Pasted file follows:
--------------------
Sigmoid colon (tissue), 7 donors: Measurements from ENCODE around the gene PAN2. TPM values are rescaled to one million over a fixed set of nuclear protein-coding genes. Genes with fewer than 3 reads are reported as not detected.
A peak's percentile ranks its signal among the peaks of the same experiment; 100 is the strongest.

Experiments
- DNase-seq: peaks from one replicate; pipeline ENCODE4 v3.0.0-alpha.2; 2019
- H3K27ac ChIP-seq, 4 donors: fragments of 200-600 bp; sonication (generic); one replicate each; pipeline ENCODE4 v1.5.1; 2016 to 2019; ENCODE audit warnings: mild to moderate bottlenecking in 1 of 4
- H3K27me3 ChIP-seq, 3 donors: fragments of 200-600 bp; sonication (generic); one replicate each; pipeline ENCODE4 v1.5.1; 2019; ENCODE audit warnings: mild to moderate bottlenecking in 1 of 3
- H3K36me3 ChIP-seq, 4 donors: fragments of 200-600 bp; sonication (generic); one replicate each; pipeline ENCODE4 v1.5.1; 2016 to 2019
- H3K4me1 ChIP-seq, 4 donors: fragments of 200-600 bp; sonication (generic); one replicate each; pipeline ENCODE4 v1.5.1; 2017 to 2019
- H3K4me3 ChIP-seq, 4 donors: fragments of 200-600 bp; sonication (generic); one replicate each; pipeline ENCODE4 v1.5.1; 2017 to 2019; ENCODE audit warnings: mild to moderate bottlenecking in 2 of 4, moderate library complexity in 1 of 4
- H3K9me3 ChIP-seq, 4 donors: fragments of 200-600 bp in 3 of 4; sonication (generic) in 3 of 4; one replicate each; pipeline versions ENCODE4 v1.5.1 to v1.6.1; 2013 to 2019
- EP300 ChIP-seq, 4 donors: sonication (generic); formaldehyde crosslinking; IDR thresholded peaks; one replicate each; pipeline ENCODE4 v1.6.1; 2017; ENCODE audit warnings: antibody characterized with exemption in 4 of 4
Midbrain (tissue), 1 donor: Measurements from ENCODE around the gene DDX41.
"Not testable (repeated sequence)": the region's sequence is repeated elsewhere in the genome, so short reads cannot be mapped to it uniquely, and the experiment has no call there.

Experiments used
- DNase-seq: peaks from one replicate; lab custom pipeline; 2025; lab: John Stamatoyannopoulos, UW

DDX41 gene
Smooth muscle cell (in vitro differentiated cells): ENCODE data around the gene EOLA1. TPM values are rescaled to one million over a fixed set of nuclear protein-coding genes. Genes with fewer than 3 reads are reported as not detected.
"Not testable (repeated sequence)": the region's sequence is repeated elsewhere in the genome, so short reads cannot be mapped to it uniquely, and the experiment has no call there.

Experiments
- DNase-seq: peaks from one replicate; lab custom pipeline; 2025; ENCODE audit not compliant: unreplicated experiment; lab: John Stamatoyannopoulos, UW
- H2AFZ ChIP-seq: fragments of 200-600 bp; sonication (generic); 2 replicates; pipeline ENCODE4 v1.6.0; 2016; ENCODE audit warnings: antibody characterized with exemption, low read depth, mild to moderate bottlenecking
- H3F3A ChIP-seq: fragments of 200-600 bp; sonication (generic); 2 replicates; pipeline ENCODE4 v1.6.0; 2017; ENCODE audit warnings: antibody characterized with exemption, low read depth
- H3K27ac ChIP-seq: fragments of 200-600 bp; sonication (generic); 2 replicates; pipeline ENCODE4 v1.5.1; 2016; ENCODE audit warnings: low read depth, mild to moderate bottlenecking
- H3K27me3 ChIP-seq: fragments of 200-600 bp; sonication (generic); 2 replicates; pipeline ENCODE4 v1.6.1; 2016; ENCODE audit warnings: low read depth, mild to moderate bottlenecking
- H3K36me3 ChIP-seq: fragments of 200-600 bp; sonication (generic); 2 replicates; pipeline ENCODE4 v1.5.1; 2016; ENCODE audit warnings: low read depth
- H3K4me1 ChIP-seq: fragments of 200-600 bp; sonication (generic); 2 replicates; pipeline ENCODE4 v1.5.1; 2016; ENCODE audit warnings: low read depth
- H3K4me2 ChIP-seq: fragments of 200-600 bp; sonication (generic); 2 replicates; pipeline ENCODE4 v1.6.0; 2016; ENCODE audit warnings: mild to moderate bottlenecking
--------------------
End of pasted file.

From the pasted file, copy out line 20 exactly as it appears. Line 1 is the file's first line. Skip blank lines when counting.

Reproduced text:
- DNase-seq: peaks from one replicate; lab custom pipeline; 2025; ENCODE audit not compliant: unreplicated experiment; lab: John Stamatoyannopoulos, UW